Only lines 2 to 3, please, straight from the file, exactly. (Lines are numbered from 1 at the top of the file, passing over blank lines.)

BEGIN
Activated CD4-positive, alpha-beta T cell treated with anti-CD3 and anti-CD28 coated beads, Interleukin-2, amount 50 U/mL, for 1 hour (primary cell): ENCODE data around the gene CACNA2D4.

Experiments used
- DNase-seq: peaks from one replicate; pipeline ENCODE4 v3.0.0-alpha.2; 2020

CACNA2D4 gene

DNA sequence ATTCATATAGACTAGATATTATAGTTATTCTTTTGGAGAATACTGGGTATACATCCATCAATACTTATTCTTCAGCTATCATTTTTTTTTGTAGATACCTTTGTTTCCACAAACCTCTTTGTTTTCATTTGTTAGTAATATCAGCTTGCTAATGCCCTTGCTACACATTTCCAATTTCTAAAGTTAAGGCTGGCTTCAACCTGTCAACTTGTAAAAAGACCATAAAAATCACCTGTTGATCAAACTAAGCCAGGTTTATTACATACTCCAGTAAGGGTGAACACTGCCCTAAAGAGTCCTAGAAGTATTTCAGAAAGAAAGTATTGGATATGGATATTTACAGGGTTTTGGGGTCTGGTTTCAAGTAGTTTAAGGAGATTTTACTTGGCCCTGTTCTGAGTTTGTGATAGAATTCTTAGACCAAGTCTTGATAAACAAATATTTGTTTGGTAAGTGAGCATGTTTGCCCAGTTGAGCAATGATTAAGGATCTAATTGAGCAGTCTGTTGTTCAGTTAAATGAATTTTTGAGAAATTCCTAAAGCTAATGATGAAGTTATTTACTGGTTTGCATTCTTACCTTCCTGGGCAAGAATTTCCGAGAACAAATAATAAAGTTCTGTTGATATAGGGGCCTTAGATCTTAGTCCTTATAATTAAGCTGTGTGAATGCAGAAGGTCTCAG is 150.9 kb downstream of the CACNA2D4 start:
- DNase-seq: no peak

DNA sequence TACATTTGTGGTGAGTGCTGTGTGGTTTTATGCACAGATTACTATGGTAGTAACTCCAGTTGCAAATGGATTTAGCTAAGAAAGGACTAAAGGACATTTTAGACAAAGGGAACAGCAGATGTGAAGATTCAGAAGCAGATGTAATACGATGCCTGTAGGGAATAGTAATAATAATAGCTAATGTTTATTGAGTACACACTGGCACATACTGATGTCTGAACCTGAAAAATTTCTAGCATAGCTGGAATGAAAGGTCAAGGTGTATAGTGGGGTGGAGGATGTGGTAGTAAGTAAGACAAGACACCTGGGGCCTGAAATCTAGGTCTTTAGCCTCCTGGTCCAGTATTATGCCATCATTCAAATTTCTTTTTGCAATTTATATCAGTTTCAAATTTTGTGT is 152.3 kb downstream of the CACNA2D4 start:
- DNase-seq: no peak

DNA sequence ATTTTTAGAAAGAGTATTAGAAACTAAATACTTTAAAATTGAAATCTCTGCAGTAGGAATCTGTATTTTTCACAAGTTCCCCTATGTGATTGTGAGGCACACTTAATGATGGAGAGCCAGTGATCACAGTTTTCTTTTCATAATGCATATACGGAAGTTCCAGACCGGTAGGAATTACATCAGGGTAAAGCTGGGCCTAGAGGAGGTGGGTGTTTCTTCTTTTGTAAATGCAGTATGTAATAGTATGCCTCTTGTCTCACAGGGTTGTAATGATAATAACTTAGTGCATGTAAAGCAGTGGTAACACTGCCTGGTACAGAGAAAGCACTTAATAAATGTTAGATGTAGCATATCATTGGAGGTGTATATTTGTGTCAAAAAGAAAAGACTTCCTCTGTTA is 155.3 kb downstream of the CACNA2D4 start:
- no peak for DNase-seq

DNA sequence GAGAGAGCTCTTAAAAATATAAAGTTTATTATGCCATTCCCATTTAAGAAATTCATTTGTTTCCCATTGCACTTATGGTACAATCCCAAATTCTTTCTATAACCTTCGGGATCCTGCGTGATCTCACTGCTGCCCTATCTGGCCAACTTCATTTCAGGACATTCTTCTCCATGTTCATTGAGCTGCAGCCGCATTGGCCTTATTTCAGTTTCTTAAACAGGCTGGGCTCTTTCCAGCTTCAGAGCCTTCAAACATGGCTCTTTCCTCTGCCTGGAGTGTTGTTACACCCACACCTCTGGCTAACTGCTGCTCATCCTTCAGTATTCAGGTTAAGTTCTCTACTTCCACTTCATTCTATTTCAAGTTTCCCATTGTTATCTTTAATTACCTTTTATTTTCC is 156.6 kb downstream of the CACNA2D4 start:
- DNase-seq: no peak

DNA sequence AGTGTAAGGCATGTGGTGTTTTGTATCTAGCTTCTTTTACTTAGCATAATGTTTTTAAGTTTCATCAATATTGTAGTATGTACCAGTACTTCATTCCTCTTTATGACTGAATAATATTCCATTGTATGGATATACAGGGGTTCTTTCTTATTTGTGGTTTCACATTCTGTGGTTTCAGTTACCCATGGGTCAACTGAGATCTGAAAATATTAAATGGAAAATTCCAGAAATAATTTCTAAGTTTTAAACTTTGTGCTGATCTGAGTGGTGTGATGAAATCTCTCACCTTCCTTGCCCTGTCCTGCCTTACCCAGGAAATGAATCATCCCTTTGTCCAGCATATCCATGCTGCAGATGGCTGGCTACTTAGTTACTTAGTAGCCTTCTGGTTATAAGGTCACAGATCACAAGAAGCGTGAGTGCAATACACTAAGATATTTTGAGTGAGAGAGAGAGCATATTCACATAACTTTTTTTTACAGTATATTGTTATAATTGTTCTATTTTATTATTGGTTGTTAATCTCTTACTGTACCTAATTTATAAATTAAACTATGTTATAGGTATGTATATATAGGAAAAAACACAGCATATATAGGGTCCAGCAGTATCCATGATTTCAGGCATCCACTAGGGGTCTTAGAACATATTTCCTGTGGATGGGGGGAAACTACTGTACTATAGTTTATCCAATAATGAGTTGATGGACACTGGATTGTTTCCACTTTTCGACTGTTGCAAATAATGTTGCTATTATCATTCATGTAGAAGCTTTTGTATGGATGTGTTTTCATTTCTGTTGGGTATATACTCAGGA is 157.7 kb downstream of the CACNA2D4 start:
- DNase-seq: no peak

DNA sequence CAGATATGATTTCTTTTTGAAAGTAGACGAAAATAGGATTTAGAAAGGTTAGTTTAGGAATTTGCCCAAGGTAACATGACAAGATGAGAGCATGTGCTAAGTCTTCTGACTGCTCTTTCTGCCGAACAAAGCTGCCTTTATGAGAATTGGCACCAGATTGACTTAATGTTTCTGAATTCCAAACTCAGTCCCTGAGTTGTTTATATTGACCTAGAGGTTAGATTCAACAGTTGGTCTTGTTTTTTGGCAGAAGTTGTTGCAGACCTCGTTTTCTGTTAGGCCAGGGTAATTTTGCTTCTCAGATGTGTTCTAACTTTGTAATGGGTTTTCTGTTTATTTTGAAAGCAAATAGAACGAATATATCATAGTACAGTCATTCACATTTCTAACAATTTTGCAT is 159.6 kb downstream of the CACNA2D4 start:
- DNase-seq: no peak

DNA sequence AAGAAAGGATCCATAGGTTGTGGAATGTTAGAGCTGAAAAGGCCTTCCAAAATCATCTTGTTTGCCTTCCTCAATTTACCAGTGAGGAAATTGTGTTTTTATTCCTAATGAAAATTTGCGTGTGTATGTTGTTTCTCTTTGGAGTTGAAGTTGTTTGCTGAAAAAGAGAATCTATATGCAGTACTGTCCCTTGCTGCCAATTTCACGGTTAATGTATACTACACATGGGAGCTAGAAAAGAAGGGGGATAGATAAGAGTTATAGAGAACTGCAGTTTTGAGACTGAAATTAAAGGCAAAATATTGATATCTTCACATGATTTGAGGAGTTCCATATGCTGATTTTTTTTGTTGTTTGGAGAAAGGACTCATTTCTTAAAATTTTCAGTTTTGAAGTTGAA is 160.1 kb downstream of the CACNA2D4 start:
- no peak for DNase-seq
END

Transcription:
Experiments used
- DNase-seq: peaks from one replicate; pipeline ENCODE4 v3.0.0-alpha.2; 2020